With just over a week to go before Donald Trump’s inauguration in Washington, event organizers continue to face difficulties in finding performers for the festivities. Those who have agreed to perform for the incoming president have provoked much public scrutiny, including 16-year-old singer Jackie Evancho, who first stepped into the spotlight while appearing on NBC’s America’s Got Talent.
Evancho, who has a transgender older sister named Juliet, has faced a torrent of abuse on social media for agreeing to perform at the inaugural, with critics pointing to the vice-president elect’s controversial record on gay rights. As governor of Indiana, Mike Pence signed into law a religious freedom act in 2015 that was widely criticized for legitimizing discrimination against same-sex couples.
While Jackie prepares for her inauguration performance, her family is suing the Pine-Richland School District in Pennsylvania over Juliet’s right to use women’s bathrooms. It remains unclear whether Evancho’s whole family has received tickets for the inauguration.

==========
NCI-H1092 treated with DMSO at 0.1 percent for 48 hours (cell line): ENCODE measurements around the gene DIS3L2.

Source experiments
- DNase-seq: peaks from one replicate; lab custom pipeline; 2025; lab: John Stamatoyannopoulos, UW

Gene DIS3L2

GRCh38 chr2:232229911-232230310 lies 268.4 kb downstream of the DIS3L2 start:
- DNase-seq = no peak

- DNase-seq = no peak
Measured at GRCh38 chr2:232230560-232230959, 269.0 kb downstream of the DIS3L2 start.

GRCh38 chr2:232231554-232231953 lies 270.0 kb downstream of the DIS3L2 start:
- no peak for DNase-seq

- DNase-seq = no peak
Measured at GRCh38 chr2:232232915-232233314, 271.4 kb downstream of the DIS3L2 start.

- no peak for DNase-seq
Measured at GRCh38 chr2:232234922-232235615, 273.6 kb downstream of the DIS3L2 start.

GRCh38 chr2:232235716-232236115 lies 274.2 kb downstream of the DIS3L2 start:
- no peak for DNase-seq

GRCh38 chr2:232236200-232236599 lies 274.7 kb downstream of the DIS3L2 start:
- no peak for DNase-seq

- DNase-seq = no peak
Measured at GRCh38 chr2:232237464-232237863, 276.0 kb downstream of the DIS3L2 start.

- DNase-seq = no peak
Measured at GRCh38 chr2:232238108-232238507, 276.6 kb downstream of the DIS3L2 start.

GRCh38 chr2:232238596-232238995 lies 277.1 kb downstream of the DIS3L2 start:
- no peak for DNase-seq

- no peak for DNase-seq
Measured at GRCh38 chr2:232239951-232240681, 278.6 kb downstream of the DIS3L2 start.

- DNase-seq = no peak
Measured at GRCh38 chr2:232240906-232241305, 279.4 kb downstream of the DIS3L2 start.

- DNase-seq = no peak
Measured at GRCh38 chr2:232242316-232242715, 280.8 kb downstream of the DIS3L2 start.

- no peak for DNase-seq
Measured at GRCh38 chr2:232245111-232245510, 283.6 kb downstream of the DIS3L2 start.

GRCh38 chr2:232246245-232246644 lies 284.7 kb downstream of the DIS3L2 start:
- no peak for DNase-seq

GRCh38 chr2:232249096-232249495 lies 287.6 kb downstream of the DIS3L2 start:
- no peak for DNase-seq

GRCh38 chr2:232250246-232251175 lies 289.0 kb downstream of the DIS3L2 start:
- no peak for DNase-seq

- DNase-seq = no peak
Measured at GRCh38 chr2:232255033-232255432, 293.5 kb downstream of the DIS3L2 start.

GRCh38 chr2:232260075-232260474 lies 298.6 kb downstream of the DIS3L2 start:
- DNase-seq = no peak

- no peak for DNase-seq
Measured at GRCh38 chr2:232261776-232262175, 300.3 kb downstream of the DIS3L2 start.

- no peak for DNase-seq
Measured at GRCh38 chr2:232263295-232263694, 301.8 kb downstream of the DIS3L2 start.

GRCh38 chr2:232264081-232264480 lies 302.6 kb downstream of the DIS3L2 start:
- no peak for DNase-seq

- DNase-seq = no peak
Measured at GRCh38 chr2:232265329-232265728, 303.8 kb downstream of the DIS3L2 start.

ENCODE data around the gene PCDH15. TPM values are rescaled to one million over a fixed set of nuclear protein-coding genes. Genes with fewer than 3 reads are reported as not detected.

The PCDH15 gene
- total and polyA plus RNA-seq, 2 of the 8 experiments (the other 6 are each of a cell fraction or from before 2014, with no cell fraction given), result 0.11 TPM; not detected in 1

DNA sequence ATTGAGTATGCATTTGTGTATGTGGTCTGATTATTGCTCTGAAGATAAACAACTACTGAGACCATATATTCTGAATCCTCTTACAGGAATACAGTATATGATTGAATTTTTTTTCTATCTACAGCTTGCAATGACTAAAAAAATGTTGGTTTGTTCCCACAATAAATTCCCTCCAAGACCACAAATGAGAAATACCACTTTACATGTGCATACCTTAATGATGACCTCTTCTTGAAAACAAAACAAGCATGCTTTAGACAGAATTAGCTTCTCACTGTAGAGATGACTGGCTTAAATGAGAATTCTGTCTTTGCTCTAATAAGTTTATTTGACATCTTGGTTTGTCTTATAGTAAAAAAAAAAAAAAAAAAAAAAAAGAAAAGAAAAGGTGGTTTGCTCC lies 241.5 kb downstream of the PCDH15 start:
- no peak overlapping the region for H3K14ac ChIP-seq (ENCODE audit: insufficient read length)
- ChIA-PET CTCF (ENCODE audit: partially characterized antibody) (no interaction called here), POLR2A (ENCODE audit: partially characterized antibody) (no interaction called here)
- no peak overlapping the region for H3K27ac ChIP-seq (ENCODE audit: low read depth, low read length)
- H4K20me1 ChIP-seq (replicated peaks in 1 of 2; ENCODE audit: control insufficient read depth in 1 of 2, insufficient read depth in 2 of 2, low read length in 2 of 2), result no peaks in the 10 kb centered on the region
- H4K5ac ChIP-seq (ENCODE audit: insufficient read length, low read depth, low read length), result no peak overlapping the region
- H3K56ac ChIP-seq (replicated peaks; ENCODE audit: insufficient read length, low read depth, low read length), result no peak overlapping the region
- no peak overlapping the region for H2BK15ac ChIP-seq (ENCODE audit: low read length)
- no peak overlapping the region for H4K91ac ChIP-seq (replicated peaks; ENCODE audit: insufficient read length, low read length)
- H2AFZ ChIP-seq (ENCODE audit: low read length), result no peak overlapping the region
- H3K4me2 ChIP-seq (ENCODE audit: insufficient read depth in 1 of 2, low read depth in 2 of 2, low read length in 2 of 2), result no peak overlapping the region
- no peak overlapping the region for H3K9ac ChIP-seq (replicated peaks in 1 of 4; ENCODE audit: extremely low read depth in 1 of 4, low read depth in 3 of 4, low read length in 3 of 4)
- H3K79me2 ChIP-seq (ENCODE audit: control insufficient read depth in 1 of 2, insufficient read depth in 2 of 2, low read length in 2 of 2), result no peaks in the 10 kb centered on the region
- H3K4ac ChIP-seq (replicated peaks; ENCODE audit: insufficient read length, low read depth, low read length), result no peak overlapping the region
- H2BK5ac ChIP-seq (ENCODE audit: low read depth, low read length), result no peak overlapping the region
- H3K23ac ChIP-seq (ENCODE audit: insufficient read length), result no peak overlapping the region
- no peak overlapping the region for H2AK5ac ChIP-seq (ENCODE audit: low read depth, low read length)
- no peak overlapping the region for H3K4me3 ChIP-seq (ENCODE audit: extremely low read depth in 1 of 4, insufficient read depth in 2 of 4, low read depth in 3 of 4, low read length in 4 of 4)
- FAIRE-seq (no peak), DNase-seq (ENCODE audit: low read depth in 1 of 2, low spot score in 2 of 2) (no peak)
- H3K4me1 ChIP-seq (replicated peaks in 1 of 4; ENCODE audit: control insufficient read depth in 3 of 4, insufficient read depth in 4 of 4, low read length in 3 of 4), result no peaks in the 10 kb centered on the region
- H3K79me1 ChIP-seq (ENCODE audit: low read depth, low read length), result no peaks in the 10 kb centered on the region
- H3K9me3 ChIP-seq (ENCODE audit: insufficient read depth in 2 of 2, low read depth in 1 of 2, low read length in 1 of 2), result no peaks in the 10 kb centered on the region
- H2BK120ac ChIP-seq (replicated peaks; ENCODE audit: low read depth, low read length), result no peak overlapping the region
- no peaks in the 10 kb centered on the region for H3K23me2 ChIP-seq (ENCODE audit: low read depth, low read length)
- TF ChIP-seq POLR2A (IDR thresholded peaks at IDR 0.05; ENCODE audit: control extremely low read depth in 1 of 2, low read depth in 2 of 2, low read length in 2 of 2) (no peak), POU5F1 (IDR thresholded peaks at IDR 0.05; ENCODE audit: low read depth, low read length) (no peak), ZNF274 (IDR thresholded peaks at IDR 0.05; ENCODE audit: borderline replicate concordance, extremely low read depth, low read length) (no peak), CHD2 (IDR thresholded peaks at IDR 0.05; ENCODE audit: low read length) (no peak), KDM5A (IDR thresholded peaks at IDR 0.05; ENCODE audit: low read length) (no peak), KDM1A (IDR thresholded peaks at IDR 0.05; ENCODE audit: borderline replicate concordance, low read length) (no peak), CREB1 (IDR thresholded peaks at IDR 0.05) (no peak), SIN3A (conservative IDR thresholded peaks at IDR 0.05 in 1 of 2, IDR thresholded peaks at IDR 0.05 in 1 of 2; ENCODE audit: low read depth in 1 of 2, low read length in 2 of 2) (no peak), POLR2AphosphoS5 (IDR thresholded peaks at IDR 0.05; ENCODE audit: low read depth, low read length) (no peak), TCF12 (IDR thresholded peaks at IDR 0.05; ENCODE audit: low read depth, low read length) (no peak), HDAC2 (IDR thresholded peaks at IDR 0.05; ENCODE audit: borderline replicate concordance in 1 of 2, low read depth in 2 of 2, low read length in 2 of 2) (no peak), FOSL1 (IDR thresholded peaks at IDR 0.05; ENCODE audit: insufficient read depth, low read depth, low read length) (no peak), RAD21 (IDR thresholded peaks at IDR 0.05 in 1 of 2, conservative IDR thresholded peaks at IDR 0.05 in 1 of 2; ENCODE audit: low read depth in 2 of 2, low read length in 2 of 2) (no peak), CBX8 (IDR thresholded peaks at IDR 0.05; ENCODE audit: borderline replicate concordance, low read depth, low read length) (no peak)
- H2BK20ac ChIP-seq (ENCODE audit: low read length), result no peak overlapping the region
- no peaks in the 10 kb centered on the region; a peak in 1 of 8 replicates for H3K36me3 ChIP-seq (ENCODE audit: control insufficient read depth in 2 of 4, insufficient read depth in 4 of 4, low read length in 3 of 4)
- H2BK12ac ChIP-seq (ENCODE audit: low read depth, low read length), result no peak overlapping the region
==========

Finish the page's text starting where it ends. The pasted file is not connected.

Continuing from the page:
In a rare interview with The New York Times, the sisters insisted that Juliet’s decision not to attend the event had nothing to do with the political controversy that surrounds it, while Jackie defended her motives for agreeing to the performance. “I just kind of thought that this is for my country,” she said. “So if people are going to hate on me it’s for the wrong reason.”
Singing for Donald Trump, she claimed, in no way compromised her support for Jackie’s fight for legal rights.
Both Trump and his inaugural committee have staunchly defended the young singer, with Boris Epshteyn, the inauguration committee spokesperson, writing in an email to The New York Times, “It is deeply saddening that we are at a place in our discourse where those eager to honor America at the inauguration of a president are subjected to hatred and ridicule.”
Trump, meanwhile, took to Twitter to boast of Evancho’s album sales skyrocketing following the announcement of her performance, a claim that — like many of his statements — raised eyebrows.
Read the full article at The New York Times.